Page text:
Constructing a Career from the Ground Up

Although in recent years the construction industry has seen as many downs as ups and has been one of the hardest hit industries, it still offers excellent prospects for those searching for the right career. The term ‘construction’ covers a wide range of different skills and professions – from building design to practical skills such as joinery and roofing. Entering at ground level (almost literally) is not difficult and picking up jobs on building sites can be straightforward.

However, planning a career should be taken seriously and considering how to progress from the start, and building that career from the ground up, is a good plan.

Big Plans Afoot

Despite the recent troubled times for construction, a number of major national infrastructure projects are currently well into the planning stages. From high-speed rail lines to new nuclear power plants, demand for construction workers is likely to see a rise in the near future. There are eight new nuclear energy plants planned and estimates suggest that each will require over twenty five thousand workers (more than half of whom will be working on the construction of the facilities). In addition to these major projects a range of housing initiatives are in progress to provide urgently needed new homes, stimulate the housing market and to comply with carbon reduction targets.

The UK is not alone in the world in facing similar challenges and a construction career can offer opportunities both at home and much further a-field. Add to this the fact that many construction workers are self-employed and the opportunities for running your own business in the future are very favourable.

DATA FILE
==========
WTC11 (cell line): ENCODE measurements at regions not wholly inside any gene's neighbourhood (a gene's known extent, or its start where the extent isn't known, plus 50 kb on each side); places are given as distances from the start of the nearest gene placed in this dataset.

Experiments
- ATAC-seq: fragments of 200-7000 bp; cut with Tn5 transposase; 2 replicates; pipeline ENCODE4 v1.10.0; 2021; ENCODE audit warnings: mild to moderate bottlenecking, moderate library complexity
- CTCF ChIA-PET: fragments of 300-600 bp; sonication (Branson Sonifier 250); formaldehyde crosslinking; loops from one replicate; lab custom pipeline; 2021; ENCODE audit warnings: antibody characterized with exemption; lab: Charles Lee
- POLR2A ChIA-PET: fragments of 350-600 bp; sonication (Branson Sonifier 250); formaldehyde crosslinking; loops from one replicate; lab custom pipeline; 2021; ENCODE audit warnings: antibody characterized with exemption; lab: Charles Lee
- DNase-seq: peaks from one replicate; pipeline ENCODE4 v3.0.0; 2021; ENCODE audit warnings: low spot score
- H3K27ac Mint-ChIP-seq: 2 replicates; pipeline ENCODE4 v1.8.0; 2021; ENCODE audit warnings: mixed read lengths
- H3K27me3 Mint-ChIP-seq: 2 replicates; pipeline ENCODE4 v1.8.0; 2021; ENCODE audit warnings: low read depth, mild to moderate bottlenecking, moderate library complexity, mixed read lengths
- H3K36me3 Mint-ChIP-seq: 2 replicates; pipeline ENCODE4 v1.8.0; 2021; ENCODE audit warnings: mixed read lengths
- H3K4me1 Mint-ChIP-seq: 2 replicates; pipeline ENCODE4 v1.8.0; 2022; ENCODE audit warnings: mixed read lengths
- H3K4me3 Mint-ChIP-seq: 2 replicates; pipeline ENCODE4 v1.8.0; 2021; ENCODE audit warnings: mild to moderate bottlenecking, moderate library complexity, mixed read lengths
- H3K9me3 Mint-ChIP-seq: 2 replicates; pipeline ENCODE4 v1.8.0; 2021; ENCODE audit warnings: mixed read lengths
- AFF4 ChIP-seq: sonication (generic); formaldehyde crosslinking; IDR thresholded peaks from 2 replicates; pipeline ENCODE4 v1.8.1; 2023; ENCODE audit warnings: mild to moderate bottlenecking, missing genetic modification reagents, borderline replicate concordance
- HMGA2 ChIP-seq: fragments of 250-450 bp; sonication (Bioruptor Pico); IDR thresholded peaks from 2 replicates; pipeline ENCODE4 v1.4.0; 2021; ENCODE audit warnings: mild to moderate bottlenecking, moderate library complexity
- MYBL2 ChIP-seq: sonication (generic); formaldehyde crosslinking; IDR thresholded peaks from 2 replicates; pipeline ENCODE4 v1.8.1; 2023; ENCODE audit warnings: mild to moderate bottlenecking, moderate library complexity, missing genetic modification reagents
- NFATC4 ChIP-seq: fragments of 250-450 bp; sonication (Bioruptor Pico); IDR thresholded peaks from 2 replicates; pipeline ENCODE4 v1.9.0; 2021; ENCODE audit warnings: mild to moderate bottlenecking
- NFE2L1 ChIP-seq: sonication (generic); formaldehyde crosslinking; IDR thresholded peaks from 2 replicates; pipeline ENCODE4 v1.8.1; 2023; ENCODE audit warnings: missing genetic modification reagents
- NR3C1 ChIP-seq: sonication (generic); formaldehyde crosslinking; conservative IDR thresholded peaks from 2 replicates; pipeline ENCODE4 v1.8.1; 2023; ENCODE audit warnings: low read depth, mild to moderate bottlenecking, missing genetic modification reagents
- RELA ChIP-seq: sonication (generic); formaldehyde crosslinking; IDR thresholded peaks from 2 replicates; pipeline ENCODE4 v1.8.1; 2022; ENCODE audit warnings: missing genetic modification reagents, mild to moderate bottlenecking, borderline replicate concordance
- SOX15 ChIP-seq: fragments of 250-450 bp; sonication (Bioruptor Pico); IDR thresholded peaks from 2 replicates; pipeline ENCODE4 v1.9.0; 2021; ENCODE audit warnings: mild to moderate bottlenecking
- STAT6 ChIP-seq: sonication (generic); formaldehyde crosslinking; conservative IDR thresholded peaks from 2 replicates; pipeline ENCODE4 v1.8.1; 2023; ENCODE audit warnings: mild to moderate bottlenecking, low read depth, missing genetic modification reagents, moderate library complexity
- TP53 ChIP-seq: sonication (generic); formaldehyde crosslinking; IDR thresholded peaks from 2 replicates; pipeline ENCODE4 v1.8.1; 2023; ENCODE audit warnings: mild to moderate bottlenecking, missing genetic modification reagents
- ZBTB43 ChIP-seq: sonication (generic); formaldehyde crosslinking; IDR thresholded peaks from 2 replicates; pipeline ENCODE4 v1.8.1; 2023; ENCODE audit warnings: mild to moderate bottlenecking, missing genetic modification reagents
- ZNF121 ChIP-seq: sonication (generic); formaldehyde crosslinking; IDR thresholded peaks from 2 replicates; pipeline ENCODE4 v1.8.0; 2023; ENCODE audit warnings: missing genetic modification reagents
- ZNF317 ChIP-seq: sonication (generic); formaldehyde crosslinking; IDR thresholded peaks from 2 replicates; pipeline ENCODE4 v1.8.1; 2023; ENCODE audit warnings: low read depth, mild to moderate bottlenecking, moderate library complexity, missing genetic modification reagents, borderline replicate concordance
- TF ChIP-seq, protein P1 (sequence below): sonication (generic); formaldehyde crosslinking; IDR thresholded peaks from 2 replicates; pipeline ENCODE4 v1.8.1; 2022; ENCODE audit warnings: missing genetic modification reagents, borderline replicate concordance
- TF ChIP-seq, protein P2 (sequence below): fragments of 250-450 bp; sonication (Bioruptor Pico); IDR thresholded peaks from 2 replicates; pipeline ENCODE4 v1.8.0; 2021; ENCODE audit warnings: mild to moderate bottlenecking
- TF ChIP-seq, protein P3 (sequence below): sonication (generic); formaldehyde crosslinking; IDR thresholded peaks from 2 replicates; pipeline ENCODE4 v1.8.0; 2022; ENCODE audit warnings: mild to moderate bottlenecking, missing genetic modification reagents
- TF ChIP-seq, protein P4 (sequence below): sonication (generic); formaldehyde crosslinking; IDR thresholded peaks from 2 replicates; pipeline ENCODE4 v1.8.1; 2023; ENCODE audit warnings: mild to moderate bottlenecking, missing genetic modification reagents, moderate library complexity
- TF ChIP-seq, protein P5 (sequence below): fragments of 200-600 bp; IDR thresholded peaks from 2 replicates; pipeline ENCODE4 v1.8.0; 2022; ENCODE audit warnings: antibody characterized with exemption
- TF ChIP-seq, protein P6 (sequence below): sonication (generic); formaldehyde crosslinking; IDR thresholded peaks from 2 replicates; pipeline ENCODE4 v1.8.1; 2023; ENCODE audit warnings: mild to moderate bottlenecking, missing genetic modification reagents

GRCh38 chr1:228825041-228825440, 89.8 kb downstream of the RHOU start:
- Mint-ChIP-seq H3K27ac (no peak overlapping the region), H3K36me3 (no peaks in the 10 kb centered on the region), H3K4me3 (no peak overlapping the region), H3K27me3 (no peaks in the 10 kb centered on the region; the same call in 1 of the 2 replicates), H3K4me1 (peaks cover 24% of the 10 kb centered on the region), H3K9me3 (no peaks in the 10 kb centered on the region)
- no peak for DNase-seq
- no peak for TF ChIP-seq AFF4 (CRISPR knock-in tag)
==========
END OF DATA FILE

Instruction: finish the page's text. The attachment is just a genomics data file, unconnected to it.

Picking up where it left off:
Ways into Construction

One popular way of starting out in a career in construction industry is via an apprenticeship. Although you don’t need formal qualifications to take this route it can be helpful to have a handful of GCSE’s under your tool belt, if you hope to seek promotion in future. Maths and English are the most useful and maths, in particular, has a number of simple practical applications in the building trade. In addition to apprenticeships, diplomas in construction are available at further education colleges which are normally taken before you begin working in the industry.

Safety Skills and Supervisory Roles

In recent years short term contracts have become increasingly common in the building industry – although this has always been a strong feature, hence the high number of self-employed contractors.

With a large number of unskilled and skilled construction workers in the market for jobs, it pays to develop your career early. Sudden, unexpected promotion is also a feature of the industry and even a few years’ experience can see you in a supervisory role.

These roles have significant areas of responsibility and a SSSTS certificate is worth achieving if you aim for this sort of position. The certificate qualifies you as a supervisor and focuses on Health and Safety issues, which can make you particularly attractive to employers who need their sites to be well managed and safe for all employees.

With rapid changes and new opportunities on the horizon in construction now could be just the right time to enter this challenging but rewarding career. As well as excellent potential for earning, there is also considerable job satisfaction in the industry; not many employees can say that they have truly made a lasting impact on the environment or built quite a large part of it!

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